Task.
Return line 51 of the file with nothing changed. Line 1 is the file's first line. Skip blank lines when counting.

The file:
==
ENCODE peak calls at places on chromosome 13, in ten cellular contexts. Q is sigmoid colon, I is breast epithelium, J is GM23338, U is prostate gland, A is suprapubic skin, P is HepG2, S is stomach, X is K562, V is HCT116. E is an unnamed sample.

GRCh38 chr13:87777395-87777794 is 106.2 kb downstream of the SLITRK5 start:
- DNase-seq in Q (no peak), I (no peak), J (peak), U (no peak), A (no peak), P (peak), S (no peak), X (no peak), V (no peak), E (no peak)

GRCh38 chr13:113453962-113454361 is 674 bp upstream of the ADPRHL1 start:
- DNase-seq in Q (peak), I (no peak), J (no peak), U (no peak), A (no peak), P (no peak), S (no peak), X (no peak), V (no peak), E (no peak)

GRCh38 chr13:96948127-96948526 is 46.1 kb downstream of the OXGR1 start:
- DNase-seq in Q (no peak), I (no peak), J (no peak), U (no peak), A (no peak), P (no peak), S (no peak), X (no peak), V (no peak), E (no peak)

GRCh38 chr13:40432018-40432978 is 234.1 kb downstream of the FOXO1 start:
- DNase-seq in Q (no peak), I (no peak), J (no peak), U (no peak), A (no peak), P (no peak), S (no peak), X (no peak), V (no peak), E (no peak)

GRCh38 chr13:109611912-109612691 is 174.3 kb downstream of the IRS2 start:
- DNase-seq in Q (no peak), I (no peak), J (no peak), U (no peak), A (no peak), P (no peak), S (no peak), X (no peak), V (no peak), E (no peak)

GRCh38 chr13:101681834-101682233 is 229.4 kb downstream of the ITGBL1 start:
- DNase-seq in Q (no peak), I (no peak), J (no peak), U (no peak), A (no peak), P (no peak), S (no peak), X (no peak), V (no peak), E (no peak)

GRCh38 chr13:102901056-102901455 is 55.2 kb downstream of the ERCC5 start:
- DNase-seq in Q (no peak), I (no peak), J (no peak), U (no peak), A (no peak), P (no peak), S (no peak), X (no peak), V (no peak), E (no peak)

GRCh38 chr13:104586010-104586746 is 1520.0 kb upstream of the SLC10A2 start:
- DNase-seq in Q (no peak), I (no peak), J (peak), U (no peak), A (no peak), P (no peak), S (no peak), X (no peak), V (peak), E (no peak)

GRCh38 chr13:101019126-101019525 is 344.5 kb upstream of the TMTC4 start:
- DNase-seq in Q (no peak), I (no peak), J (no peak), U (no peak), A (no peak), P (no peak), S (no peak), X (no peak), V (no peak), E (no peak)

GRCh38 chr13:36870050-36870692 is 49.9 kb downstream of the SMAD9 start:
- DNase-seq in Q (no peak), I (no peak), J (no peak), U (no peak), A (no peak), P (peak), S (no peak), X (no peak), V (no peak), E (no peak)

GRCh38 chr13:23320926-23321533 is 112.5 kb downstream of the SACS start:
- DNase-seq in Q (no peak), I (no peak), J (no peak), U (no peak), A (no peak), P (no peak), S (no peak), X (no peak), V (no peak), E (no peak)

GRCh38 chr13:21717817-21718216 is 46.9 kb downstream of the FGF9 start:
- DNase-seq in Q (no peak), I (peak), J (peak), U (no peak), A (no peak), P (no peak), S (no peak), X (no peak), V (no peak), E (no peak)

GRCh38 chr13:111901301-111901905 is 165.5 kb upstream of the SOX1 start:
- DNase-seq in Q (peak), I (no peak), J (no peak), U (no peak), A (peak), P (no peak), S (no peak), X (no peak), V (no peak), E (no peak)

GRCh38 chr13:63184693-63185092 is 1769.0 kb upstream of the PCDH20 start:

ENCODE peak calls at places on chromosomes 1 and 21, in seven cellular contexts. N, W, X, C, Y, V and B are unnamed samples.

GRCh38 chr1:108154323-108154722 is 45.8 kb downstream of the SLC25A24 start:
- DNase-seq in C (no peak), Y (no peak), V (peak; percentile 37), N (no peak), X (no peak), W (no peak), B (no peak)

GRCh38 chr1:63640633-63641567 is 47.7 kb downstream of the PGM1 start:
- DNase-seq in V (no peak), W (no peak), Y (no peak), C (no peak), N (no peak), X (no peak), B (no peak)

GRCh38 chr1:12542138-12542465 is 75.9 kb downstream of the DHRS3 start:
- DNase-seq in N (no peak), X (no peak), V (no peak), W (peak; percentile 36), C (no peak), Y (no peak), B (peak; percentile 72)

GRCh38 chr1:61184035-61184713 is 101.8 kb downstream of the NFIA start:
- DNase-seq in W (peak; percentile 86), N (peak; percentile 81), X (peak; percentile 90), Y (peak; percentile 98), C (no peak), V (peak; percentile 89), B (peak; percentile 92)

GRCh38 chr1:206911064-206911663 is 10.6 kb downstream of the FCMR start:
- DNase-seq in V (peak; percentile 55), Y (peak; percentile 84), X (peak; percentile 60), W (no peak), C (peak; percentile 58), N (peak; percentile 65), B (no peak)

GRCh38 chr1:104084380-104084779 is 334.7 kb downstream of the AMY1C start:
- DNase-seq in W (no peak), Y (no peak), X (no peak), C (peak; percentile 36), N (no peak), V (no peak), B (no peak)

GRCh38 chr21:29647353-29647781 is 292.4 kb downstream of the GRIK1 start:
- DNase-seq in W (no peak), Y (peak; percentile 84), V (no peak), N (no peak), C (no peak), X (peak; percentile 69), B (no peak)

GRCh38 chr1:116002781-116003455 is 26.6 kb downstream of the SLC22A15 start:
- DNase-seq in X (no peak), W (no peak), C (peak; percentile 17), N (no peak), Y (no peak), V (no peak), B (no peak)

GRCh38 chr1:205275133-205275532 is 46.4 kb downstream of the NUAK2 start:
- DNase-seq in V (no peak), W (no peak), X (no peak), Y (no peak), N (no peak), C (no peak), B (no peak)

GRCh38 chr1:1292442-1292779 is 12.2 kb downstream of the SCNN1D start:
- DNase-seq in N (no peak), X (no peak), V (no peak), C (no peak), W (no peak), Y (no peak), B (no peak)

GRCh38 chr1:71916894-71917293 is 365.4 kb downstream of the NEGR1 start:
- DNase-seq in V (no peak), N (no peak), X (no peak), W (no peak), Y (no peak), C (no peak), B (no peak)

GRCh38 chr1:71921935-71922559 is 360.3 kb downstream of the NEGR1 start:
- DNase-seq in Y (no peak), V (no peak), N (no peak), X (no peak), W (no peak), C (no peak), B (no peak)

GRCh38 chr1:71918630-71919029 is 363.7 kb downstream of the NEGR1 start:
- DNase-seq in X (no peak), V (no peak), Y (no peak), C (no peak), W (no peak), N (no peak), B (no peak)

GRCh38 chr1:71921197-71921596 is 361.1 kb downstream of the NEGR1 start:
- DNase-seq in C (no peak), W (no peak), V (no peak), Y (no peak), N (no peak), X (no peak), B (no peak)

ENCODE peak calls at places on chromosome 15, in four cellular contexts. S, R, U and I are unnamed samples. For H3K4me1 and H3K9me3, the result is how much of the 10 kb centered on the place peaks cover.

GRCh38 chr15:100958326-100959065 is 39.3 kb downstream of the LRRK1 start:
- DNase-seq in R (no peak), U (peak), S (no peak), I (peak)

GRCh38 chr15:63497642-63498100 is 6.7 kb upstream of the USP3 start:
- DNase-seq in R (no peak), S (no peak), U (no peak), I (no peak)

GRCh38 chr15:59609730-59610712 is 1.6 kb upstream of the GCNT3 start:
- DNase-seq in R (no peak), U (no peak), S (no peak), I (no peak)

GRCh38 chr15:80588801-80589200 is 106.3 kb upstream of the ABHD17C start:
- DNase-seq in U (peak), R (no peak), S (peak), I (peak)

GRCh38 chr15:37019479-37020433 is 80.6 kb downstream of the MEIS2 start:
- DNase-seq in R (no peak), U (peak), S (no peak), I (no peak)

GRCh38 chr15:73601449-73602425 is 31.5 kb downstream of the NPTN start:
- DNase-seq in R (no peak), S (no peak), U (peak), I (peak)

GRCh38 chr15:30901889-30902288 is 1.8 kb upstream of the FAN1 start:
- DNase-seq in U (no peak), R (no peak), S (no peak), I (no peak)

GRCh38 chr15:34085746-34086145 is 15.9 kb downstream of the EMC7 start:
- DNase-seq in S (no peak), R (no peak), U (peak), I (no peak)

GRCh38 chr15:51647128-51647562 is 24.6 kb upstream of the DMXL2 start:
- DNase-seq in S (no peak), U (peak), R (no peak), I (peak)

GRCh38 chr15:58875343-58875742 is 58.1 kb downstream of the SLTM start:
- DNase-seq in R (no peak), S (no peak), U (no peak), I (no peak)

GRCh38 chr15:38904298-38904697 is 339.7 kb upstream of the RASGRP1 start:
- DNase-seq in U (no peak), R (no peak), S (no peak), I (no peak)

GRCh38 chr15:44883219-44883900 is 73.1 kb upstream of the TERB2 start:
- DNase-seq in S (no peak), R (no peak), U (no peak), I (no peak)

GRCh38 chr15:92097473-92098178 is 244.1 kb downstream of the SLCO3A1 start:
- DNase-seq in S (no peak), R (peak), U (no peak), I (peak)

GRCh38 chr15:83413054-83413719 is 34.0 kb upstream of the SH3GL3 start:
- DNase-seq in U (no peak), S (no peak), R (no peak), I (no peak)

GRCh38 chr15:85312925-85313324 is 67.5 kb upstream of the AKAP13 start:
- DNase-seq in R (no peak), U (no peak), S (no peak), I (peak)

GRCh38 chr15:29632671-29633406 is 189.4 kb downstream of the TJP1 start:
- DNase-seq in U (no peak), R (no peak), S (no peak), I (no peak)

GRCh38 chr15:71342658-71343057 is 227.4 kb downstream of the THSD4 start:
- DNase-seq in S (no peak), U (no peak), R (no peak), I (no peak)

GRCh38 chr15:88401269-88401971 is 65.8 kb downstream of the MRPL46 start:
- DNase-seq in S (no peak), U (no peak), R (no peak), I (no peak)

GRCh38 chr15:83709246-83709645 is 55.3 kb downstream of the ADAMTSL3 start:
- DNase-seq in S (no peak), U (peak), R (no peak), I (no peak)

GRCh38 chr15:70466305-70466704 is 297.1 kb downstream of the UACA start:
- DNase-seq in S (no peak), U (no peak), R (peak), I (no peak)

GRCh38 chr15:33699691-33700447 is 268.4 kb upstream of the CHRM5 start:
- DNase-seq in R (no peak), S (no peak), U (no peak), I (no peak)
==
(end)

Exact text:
- DNase-seq in V (no peak), N (no peak), X (no peak), W (no peak), Y (no peak), C (no peak), B (no peak)